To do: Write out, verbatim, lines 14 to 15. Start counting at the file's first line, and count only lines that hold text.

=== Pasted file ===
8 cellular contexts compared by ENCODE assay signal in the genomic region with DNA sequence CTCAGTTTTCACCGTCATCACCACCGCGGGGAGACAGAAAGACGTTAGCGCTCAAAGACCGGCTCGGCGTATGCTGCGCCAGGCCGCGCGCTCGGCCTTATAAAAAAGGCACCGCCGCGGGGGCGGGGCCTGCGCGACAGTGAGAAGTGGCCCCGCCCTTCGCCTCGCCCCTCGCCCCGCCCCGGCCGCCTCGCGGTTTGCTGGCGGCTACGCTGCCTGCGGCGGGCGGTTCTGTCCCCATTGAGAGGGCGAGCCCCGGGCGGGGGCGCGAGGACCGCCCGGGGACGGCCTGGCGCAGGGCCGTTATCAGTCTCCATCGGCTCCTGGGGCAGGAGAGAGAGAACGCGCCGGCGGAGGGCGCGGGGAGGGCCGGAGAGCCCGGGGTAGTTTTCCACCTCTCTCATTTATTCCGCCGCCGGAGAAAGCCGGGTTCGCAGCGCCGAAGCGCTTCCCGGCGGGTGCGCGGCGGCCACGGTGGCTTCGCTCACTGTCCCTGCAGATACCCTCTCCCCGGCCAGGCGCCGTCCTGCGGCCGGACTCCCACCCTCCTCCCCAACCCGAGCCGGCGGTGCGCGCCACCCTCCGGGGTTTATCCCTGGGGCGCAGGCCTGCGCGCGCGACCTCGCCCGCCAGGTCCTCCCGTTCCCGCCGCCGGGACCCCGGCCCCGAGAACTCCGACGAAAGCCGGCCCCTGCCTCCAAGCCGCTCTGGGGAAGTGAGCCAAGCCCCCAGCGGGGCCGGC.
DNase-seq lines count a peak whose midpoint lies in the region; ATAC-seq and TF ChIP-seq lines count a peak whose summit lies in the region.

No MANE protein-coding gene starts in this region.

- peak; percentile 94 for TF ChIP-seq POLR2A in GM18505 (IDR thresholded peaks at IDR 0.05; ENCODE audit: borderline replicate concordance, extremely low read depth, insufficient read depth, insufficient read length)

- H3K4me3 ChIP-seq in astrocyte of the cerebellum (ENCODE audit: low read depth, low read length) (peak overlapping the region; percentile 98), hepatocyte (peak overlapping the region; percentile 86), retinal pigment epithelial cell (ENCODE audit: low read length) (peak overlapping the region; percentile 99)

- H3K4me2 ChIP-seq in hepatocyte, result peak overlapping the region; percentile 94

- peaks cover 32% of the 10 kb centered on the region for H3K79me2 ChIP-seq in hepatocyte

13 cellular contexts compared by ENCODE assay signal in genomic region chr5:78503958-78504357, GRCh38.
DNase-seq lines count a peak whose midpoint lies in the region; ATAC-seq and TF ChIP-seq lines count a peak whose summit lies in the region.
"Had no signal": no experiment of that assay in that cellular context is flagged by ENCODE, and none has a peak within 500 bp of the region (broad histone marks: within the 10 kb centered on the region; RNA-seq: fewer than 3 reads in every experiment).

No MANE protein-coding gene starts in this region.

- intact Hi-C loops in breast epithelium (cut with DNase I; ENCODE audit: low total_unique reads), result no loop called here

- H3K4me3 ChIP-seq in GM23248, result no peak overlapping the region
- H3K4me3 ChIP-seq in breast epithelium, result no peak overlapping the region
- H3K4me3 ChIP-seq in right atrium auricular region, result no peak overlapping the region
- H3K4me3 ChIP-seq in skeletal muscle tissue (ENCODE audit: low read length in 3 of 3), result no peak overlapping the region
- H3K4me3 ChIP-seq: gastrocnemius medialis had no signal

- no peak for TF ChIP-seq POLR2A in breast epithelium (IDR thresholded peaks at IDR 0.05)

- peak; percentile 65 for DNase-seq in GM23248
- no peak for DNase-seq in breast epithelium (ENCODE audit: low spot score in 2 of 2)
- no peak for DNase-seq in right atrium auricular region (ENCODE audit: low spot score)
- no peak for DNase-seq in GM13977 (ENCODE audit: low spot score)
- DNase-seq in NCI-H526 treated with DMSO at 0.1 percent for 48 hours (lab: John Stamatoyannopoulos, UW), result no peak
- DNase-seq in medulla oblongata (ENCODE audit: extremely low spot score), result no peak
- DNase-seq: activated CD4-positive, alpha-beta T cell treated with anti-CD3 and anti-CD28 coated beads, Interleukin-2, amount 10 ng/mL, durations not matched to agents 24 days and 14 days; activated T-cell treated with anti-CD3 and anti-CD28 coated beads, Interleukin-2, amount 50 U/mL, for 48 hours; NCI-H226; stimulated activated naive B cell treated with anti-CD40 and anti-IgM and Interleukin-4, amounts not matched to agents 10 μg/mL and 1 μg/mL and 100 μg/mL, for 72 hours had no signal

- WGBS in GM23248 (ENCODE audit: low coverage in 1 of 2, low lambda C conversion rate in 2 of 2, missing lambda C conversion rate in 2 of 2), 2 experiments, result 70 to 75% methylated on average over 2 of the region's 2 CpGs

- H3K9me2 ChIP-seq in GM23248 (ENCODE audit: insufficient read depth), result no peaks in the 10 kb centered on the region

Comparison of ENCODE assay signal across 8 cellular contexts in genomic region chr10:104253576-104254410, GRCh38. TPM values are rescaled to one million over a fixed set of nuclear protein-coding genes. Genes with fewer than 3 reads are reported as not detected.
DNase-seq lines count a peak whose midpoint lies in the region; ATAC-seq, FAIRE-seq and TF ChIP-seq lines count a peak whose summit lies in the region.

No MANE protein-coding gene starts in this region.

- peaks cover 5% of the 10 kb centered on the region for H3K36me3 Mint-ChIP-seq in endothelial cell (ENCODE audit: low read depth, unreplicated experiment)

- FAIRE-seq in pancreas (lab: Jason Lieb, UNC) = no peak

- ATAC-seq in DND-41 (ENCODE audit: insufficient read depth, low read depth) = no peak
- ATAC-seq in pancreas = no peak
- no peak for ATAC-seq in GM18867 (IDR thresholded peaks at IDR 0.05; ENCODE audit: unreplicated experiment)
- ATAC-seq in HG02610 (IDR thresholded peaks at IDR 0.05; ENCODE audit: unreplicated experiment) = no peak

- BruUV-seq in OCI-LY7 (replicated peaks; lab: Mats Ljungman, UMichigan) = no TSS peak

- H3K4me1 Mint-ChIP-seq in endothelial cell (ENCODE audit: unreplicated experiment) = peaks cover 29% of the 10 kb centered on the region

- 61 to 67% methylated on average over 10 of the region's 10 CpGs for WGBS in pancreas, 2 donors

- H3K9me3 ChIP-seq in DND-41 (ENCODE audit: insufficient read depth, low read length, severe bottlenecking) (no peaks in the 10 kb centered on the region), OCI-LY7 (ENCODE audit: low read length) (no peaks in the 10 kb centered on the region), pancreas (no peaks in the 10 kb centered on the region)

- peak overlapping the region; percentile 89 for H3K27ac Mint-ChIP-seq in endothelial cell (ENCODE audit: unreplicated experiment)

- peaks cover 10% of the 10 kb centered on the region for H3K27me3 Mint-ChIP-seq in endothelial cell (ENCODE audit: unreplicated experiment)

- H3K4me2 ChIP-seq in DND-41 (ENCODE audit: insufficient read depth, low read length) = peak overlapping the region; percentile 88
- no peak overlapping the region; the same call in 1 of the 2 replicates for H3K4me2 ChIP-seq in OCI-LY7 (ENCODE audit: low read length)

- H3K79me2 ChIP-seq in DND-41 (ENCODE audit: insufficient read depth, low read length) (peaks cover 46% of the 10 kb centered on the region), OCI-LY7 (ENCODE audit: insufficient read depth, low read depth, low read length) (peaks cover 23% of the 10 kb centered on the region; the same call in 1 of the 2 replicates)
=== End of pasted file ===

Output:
- H3K4me3 ChIP-seq in breast epithelium, result no peak overlapping the region
- H3K4me3 ChIP-seq in right atrium auricular region, result no peak overlapping the region